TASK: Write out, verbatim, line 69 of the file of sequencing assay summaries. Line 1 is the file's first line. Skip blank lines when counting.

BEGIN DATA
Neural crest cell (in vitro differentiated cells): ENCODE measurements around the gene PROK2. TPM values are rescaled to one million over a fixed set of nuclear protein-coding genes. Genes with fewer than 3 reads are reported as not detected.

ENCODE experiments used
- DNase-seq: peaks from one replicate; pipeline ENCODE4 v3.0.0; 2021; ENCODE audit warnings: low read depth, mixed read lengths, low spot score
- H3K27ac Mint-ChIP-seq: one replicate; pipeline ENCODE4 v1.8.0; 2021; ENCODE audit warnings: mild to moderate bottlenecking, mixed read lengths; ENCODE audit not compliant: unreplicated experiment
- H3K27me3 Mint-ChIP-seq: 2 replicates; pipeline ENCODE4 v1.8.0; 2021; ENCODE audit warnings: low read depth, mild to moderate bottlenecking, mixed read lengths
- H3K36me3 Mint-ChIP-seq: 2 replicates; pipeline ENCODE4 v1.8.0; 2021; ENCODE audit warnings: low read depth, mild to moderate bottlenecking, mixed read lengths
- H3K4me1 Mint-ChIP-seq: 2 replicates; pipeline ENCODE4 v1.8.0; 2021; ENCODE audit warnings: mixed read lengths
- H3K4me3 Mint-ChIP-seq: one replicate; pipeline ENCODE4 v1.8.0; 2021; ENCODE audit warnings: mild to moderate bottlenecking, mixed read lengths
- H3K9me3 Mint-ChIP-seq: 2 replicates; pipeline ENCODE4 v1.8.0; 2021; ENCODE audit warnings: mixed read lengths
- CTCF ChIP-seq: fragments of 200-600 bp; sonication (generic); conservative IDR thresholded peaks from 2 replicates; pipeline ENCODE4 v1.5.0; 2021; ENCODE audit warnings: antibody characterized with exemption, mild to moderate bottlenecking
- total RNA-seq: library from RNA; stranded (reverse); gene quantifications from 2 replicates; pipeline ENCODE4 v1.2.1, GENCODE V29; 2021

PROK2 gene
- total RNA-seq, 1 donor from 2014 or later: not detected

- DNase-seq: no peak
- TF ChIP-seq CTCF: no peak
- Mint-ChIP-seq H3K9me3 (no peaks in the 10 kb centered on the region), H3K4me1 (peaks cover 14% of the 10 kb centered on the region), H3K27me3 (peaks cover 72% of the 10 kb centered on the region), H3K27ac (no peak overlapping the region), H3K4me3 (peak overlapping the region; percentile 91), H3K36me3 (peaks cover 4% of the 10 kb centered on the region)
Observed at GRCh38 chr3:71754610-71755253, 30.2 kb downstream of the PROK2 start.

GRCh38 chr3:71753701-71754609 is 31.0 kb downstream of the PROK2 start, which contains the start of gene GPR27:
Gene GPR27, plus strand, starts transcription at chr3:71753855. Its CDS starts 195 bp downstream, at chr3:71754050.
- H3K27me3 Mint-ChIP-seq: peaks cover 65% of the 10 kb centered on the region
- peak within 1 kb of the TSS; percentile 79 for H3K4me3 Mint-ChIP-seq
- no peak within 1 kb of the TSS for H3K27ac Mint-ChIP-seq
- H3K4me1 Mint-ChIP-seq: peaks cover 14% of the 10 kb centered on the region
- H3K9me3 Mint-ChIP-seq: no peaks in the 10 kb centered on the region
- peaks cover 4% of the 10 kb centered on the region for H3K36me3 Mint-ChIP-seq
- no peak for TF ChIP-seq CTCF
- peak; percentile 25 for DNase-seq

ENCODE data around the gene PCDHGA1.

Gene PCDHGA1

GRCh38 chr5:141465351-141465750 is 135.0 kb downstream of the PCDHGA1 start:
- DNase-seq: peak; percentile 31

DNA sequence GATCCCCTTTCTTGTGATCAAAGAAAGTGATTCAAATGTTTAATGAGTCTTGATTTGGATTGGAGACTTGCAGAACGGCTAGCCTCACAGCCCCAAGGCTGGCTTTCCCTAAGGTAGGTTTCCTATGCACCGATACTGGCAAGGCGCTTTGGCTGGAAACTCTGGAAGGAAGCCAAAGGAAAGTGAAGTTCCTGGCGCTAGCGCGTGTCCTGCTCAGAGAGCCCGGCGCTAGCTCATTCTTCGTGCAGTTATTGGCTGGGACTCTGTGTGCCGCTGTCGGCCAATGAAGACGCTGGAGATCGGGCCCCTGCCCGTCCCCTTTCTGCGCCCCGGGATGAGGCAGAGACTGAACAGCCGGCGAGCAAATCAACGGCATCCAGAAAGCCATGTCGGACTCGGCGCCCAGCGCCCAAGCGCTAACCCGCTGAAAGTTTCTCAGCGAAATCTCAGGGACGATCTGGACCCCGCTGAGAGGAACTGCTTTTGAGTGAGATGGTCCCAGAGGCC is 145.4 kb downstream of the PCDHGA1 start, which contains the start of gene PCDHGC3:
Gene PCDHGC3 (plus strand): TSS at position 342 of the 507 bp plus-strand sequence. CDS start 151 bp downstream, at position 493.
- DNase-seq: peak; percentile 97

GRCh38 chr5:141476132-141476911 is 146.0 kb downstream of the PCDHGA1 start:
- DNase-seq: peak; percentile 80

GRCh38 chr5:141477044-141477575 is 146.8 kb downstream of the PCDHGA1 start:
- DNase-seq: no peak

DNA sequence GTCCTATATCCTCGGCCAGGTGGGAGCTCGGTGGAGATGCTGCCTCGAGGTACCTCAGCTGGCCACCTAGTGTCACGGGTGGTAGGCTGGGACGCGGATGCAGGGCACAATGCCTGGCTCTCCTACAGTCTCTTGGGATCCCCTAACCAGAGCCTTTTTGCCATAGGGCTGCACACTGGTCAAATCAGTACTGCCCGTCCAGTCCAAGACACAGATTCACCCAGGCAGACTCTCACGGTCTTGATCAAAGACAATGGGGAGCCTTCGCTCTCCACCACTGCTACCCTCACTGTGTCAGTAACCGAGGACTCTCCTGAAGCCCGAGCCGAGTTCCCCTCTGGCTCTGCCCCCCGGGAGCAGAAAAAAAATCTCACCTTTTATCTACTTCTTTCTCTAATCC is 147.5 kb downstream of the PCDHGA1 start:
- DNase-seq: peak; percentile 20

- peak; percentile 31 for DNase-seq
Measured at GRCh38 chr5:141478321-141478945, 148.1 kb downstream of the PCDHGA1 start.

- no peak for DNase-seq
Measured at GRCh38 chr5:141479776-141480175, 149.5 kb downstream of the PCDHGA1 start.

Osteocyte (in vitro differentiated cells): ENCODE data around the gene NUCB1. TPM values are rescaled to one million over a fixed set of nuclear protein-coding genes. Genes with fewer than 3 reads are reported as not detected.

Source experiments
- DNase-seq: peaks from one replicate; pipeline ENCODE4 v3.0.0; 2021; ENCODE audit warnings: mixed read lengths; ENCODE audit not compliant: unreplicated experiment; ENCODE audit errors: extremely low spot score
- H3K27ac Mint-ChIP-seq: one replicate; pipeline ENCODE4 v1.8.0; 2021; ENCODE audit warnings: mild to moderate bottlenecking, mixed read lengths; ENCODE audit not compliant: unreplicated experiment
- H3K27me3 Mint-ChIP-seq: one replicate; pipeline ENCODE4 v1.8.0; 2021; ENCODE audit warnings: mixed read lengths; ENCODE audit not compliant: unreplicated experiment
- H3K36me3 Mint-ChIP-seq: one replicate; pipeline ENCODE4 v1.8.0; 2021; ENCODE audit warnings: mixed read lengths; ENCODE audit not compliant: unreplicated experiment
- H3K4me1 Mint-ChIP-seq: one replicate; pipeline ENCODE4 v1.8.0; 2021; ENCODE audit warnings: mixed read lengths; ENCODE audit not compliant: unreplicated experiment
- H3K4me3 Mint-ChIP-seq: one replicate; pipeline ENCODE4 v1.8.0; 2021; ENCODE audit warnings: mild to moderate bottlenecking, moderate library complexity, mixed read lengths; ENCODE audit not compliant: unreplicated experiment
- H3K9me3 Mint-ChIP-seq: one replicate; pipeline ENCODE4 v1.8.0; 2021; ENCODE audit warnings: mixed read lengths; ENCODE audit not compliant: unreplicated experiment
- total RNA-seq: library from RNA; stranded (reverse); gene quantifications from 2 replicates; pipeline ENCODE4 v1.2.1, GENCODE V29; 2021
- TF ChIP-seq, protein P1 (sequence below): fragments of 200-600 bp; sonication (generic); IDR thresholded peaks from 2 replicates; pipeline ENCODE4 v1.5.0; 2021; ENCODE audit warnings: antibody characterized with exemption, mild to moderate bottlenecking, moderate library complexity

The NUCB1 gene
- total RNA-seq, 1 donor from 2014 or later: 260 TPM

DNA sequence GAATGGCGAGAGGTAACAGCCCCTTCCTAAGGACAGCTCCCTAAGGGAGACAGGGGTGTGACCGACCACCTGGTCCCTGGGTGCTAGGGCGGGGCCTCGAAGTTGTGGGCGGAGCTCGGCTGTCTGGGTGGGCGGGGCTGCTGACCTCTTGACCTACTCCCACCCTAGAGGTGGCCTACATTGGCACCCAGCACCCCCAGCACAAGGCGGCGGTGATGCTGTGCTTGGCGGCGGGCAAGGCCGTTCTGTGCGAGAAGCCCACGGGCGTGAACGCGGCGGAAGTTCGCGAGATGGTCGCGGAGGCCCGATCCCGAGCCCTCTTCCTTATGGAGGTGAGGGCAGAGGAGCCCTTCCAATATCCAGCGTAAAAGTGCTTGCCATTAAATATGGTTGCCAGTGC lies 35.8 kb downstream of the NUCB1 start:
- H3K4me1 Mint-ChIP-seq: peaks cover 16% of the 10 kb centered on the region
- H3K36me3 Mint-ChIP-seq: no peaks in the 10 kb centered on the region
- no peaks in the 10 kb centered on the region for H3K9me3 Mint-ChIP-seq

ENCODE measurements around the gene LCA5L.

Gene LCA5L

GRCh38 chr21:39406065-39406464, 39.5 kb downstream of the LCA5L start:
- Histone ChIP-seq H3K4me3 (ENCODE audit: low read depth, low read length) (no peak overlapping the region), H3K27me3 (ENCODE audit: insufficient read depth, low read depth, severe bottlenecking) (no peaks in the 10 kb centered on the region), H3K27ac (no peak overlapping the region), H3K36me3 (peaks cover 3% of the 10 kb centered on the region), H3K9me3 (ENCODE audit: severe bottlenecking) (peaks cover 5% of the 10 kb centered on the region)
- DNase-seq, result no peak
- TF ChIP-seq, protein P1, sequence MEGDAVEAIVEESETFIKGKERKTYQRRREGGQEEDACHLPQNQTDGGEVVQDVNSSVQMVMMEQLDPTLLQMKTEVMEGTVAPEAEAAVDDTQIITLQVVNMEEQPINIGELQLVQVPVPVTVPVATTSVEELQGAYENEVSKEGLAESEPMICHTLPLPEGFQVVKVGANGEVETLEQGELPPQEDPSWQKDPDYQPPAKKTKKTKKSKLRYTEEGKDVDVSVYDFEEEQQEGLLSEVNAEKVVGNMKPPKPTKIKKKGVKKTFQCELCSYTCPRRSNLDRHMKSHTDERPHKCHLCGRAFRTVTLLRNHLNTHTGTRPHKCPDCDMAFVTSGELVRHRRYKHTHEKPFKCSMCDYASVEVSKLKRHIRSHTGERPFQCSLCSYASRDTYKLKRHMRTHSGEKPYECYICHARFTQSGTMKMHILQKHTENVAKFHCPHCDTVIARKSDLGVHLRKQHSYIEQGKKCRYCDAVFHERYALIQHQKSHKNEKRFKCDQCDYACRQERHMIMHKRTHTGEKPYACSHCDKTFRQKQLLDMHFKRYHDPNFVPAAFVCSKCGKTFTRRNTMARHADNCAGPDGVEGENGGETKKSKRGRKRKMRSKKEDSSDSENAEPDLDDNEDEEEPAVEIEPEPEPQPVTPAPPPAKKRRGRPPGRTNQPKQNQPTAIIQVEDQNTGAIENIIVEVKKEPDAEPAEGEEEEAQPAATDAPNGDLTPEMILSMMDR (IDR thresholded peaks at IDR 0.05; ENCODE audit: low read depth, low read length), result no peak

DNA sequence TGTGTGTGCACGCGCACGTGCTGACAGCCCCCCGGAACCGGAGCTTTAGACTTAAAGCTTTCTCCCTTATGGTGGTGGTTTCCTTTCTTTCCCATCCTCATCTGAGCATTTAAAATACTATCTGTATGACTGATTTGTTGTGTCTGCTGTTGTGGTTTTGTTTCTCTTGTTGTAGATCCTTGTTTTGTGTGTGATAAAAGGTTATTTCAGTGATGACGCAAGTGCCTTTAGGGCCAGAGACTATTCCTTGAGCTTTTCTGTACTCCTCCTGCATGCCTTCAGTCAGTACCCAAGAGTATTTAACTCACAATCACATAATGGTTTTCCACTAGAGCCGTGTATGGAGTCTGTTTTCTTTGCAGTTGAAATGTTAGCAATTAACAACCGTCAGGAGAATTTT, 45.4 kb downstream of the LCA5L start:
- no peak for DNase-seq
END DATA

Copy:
- no peak for DNase-seq